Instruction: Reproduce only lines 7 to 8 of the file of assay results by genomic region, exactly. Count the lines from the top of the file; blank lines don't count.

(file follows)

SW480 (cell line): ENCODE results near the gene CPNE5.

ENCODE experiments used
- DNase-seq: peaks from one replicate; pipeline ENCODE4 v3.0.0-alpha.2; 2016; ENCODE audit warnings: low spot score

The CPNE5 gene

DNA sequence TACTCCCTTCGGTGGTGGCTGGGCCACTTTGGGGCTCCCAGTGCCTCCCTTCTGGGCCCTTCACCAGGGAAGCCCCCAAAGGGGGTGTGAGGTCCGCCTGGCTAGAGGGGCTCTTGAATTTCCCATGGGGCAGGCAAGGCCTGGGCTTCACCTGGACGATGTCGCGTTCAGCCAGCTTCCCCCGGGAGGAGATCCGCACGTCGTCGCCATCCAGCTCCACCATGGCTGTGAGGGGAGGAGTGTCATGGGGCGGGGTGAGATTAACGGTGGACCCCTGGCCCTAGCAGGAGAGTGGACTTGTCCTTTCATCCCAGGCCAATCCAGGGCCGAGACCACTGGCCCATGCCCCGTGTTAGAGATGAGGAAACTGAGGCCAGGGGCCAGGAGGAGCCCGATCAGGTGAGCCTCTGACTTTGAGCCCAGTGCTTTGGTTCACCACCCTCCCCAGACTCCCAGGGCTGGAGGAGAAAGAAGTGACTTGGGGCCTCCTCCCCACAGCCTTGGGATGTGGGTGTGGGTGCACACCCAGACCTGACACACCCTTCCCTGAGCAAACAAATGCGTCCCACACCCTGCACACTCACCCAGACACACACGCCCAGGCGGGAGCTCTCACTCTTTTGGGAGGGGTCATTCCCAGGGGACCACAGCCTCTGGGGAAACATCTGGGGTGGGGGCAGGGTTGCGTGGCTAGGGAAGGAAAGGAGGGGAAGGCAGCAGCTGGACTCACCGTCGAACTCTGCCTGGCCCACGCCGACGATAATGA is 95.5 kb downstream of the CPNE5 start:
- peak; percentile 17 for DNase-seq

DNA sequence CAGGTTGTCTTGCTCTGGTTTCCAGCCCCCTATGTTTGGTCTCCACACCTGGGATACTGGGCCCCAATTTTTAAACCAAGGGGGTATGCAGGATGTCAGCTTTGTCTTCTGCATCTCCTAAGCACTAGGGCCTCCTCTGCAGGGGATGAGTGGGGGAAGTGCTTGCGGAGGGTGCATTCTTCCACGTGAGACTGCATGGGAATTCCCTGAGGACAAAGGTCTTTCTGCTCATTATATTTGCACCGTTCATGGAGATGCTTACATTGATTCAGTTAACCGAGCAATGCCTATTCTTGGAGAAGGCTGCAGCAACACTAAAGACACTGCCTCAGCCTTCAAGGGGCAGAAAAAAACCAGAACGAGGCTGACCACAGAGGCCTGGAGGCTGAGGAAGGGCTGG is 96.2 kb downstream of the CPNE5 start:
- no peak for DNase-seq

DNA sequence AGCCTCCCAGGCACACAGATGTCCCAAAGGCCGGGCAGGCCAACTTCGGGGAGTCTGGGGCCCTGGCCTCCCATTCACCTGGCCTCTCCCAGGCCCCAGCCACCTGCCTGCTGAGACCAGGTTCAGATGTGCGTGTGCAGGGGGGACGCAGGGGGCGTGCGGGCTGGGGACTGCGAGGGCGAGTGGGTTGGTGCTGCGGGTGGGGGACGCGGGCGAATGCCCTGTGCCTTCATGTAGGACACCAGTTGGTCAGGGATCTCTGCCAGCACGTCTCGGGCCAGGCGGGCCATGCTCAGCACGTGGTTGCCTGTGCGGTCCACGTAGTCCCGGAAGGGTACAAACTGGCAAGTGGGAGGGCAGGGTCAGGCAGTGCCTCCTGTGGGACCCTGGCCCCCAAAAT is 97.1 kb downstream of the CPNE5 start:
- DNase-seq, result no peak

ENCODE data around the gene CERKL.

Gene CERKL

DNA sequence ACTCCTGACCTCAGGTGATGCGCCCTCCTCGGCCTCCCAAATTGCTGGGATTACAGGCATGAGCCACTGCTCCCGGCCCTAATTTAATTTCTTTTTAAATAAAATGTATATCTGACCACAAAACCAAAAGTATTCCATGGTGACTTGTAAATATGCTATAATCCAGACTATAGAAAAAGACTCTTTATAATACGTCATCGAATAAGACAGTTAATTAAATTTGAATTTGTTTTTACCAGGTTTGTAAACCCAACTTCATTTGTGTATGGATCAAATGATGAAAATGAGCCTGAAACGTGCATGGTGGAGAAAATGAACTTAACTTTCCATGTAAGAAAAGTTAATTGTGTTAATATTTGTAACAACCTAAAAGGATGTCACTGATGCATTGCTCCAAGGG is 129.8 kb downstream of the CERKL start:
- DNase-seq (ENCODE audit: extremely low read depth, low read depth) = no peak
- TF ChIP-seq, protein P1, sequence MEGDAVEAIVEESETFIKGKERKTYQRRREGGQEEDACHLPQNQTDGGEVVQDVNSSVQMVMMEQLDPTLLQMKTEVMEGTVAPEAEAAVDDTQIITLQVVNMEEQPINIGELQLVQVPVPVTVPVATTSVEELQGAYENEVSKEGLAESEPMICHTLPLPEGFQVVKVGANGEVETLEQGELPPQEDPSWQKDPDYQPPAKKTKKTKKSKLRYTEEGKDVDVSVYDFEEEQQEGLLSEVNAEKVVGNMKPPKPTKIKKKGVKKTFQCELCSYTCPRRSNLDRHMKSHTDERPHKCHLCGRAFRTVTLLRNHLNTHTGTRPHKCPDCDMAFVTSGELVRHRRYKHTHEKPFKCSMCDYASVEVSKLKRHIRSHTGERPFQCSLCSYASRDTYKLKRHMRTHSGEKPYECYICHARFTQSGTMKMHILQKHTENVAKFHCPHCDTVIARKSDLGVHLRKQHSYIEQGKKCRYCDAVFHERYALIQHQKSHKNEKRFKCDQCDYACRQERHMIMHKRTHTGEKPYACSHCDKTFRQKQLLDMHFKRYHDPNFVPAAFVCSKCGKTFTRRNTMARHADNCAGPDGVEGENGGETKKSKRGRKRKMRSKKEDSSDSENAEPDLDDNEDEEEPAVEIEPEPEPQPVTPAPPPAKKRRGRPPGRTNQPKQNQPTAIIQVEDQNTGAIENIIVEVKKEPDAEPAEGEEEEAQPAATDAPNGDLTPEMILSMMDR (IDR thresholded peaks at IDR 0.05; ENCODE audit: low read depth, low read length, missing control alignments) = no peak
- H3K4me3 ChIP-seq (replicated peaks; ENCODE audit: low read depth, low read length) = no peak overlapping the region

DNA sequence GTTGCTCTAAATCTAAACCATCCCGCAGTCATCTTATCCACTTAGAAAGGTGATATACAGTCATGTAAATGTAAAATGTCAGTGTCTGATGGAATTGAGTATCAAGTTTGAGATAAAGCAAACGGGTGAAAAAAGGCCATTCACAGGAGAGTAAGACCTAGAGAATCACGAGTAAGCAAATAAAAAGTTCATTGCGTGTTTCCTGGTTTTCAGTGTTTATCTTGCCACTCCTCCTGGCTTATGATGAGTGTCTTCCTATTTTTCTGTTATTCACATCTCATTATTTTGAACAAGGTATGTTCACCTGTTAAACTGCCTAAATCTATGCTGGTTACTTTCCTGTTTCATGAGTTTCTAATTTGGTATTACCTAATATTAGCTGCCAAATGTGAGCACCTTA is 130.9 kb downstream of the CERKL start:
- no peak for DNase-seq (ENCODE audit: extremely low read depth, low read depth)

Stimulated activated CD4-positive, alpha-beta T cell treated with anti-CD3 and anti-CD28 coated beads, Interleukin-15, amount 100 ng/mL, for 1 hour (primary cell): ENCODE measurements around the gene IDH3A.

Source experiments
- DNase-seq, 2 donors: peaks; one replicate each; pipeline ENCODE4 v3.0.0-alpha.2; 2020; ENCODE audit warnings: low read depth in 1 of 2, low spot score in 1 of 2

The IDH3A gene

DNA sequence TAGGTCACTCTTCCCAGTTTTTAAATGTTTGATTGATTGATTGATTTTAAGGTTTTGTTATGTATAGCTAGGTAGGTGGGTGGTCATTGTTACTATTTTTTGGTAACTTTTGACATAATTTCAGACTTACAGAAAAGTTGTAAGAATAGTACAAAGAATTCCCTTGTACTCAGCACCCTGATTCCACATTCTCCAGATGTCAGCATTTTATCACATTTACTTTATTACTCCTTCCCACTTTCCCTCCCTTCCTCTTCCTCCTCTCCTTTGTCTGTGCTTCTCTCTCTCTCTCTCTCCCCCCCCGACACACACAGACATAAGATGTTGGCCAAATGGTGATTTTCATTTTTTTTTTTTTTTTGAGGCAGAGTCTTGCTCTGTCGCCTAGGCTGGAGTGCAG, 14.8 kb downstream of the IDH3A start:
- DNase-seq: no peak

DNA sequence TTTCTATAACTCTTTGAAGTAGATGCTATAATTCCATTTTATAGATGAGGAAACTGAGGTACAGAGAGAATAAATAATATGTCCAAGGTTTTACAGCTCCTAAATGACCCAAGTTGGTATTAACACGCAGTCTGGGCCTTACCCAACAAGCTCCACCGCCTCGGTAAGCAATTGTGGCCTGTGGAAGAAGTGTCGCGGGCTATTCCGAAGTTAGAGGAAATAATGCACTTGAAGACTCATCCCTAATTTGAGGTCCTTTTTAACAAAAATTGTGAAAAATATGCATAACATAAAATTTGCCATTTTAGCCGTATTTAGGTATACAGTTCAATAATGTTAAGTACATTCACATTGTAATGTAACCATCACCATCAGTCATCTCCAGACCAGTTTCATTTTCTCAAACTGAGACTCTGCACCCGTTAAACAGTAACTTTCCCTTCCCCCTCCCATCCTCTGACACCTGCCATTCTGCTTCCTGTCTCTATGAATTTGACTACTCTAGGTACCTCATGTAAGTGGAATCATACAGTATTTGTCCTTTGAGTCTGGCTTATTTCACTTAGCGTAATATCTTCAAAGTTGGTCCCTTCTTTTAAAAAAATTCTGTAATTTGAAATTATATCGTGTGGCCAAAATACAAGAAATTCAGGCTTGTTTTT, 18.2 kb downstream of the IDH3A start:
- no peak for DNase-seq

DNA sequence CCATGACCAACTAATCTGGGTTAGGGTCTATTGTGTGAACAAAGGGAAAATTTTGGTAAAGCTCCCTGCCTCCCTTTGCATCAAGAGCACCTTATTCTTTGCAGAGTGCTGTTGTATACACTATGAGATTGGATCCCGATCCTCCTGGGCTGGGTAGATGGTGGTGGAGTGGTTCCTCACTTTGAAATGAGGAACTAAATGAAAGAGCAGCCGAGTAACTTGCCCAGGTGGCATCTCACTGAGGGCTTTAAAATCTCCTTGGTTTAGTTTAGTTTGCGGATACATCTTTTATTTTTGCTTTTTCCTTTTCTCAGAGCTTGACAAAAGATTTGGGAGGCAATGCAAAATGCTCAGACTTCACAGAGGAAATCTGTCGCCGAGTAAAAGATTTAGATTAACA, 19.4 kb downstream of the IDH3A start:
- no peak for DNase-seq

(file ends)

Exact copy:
DNA sequence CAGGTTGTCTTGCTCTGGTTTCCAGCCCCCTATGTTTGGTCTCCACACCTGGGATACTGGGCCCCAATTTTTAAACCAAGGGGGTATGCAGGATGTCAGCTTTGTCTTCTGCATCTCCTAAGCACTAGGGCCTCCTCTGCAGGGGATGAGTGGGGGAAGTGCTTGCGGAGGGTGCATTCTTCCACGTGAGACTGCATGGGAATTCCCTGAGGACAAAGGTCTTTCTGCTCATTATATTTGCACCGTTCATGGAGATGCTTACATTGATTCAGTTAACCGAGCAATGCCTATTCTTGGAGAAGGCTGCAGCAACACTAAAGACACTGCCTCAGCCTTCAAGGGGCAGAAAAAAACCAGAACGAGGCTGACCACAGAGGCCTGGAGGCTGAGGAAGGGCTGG is 96.2 kb downstream of the CPNE5 start:
- no peak for DNase-seq